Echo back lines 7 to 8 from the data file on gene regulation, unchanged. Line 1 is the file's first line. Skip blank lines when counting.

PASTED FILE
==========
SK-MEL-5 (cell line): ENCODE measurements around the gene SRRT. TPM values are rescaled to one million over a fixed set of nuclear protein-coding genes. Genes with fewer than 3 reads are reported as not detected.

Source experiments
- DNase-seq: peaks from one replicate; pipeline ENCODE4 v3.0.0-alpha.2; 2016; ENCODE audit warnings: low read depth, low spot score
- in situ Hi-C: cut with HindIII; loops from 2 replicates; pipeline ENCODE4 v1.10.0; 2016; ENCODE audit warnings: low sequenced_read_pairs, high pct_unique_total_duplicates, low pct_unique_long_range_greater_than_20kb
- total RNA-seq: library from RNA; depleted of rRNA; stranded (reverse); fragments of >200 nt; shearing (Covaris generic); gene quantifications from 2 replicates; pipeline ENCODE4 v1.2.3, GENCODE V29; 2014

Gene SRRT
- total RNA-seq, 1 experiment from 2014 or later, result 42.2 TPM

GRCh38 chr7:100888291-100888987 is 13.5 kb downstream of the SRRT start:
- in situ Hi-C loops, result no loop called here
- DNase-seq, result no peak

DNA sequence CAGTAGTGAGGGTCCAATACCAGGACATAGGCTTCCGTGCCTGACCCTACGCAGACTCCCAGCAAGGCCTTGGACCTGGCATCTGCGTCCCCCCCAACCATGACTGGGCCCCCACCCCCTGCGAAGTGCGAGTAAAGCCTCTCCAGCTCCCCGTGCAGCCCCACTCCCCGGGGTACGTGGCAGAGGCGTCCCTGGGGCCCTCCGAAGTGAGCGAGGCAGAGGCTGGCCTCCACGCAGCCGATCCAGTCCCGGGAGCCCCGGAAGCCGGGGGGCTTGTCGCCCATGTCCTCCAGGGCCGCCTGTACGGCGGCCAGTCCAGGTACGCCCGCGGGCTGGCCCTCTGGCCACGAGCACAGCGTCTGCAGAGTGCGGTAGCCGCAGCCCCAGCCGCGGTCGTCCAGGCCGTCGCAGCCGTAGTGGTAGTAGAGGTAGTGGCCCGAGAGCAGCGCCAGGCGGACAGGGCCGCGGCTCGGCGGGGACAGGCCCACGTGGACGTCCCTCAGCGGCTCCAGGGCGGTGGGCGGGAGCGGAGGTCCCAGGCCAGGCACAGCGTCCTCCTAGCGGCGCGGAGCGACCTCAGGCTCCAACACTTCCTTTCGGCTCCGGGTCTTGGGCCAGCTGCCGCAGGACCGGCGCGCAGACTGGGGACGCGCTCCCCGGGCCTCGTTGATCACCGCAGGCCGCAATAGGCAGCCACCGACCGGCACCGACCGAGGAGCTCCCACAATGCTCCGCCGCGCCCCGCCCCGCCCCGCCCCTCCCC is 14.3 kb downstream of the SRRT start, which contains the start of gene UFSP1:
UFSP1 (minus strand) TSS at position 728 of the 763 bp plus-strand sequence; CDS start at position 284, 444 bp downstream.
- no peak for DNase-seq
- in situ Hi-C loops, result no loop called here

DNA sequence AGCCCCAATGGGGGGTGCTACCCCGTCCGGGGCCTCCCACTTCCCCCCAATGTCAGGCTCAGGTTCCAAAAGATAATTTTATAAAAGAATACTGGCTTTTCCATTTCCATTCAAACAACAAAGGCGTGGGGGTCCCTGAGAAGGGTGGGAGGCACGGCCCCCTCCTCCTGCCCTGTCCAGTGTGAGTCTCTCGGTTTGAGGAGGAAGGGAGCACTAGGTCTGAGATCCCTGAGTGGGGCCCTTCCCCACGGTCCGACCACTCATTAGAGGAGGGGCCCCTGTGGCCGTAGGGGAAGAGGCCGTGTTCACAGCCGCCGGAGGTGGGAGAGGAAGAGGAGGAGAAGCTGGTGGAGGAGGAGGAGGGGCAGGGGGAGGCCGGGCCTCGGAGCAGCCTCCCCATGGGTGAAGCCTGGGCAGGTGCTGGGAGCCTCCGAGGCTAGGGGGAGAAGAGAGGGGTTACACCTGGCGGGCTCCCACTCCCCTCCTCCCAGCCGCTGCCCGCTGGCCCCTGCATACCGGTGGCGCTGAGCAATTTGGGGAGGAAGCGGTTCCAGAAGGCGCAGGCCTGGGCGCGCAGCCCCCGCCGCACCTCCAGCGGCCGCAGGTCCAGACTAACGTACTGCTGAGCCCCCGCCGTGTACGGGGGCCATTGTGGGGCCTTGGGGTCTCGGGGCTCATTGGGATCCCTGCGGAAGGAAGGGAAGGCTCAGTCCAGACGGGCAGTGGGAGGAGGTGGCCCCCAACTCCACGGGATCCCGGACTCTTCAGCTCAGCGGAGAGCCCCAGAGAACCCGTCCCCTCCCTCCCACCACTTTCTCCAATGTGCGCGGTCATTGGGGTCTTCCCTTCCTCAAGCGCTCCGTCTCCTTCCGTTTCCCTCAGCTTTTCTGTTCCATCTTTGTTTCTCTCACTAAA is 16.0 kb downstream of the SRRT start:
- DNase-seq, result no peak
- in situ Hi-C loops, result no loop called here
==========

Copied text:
- total RNA-seq, 1 experiment from 2014 or later, result 42.2 TPM

GRCh38 chr7:100888291-100888987 is 13.5 kb downstream of the SRRT start: